Reading Food Labels to Identify the Healthiest Foods

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Reading food labels is the best way to purchase the healthiest foods for you and your family. Unfortunately, many people find it difficult, confusing, and even overwhelming to sort through the nutrition facts label. Food manufacturers often highlight health and nutrition on the front of packaging, ostensibly to make it easier for consumers to make the healthiest choice. 

Good luck with that.

According to ConscienHealth, the true reason that companies put nutrition information on the front of packages is to sell more food, reassuring us that this is the product we really want to purchase because we like the taste and it fits into our budget and is the healthiest choice. Unless we compare the nutrition facts information on the back of the food package, there’s no way to know for sure exactly what you’re getting.

What agencies regulate food packaging labels?

The Food and Drug Administration (FDA) and United States Department of Agriculture (USDA) regulate some food package claims, such as...

  • What constitutes a food that is high in a nutrient like vitamin C or fiber.
  • That "calorie free" means the portion typically consumed contains less than 5 calories (and I bet you thought that "calorie free" means zero calories no matter how much you eat).
  • What constitutes an organic product.
  • That the term "healthy" can only be used for foods that meet criteria for fat, cholesterol, saturated fat, or some vitamins and minerals.

The Federal Trade Commission (FTC) oversees food advertising, such as making sure that phrases including "packed with" or "lots of" actually meet the FDA’s regulations for a high nutrient food. However, there are many gray areas that have no specific regulations. You might be surprised to know that there is no defined regulation for the term ‘whole’, which most consumers generally assume means foods that are minimally processed such as fresh produce or whole grains.

The shopping landscape is not as straightforward as it seems. The best way to get an accurate view of what's in the food you're buying is to look at the Nutrition Facts label itself, especially the ingredient list. For more details on whole grain food shopping, don't miss the post Reading Food Labels: Whole Grain Spotlight.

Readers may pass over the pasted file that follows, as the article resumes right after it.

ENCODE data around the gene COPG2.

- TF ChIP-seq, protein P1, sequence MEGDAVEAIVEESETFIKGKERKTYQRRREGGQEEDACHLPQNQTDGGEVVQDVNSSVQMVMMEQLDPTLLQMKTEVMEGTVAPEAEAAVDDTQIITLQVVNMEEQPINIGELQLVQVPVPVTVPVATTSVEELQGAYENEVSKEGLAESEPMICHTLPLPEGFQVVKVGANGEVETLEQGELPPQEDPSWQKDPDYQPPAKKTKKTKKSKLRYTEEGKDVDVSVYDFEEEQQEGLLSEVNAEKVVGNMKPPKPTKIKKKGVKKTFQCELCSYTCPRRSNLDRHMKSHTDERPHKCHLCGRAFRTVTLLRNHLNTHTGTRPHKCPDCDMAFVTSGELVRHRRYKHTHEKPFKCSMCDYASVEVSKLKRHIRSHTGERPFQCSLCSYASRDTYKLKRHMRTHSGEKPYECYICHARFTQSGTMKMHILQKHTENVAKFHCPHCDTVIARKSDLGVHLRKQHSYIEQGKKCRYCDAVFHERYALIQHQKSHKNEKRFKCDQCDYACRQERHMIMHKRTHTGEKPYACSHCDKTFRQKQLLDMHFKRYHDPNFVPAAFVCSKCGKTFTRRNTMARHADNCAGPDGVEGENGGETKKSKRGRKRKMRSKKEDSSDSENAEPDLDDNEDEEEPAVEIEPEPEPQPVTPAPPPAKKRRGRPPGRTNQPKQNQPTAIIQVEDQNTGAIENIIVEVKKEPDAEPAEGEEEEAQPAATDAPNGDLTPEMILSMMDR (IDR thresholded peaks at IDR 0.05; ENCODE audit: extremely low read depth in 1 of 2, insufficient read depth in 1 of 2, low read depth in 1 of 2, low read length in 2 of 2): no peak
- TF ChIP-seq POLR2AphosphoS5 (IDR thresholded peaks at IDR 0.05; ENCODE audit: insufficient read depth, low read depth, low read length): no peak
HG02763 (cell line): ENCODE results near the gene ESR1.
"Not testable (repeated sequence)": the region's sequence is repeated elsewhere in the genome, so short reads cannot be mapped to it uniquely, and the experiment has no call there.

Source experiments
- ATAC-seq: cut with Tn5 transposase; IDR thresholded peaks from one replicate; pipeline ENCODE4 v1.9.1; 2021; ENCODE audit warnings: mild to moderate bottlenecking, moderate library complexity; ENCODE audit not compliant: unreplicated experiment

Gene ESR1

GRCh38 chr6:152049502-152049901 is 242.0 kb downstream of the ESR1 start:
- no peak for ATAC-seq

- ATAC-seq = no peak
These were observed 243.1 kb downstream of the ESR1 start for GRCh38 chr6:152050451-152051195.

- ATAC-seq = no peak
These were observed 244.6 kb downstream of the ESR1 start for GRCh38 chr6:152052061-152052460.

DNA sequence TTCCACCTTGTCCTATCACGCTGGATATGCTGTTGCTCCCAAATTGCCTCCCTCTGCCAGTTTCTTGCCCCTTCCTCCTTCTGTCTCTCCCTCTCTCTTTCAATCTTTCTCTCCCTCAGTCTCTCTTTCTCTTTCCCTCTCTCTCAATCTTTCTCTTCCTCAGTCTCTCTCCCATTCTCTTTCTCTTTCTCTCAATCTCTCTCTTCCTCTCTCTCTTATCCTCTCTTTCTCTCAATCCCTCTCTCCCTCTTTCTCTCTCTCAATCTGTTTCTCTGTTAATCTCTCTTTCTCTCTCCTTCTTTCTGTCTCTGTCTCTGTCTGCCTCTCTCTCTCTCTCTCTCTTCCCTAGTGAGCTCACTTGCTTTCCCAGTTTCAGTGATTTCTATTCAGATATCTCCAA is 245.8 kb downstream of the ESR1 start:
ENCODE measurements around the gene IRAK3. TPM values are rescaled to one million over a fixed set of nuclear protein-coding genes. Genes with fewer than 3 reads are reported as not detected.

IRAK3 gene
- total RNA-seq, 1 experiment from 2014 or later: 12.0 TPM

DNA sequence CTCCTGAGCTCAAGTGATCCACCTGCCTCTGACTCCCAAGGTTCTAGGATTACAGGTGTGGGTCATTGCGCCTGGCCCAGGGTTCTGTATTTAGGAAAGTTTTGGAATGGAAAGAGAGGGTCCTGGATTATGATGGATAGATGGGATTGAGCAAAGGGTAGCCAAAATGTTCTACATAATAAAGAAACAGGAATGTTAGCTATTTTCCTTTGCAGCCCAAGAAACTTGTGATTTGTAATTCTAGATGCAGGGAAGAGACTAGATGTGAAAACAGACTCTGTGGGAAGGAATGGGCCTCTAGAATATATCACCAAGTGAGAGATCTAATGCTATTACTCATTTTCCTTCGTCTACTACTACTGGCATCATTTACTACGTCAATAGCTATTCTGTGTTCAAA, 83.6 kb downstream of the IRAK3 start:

By Lynn Grieger, RDN, CDCES, CPT, CHWC

References

  1. ConscienHealth. Healthy Whole Grains, Unhealthy Labels. https://conscienhealth.org/2020/08/health-whole-grains-unhealthy-labels/ published 8-12-20. Accessed 8-16-20
  2. Wilde, P., Pomeranz, J., Lizewski, L., & Zhang, F. 2020. Consumer confusion about wholegrain content andhealthfulness in product labels: A discrete choice experiment and comprehension assessment. Public Health Nutrition, 1-8. Doi:10.1017/S1368980020001688
  3. Hunter College New York City Food Policy Center. How to Navigate Nutrient and Health Claims on Food Packaging. https://www.nycfoodpolicy.org/how-to-navigate-nutrient-and-health-claims-on-food-packaging/   published 2/5/20; accessed 8/16/20
  4. US Food and Drug Administration. Dietary Supplement Labeling Guide: Chapter VI. Claims. https://www.fda.gov/food/dietary-supplements-guidance-documents-regulatory-information/dietary-supplement-labeling-guide-chapter-vi-claims#6-4 content current as of 3/21/18; accessed 8/16/20
  5. USDA Food Safety and Inspection Service. Claims Guidance. https://www.fsis.usda.gov/wps/portal/fsis/topics/regulatory-compliance/labeling/Claims-Guidance last updated 12/27/19; accessed 8-16-20
  6. Federal Trade Commission. Enforcement Policy Statement on Food Advertising. https://www.ftc.gov/public-statements/1994/05/enforcement-policy-statement-food-advertising   published 5/13/1994; accessed 8/16/20
  7. USDA Draft Guidance on Whole Grain Label Statements. https://wholegrainscouncil.org/sites/default/files/atoms/files/FDAdraftguidance.pdf published February 2006; accessed 8/16/20
  8. Oldways Whole Grains Council. Whole Grain Stamp. https://wholegrainscouncil.org/whole-grain-stamp  accessed 8-20-20. 
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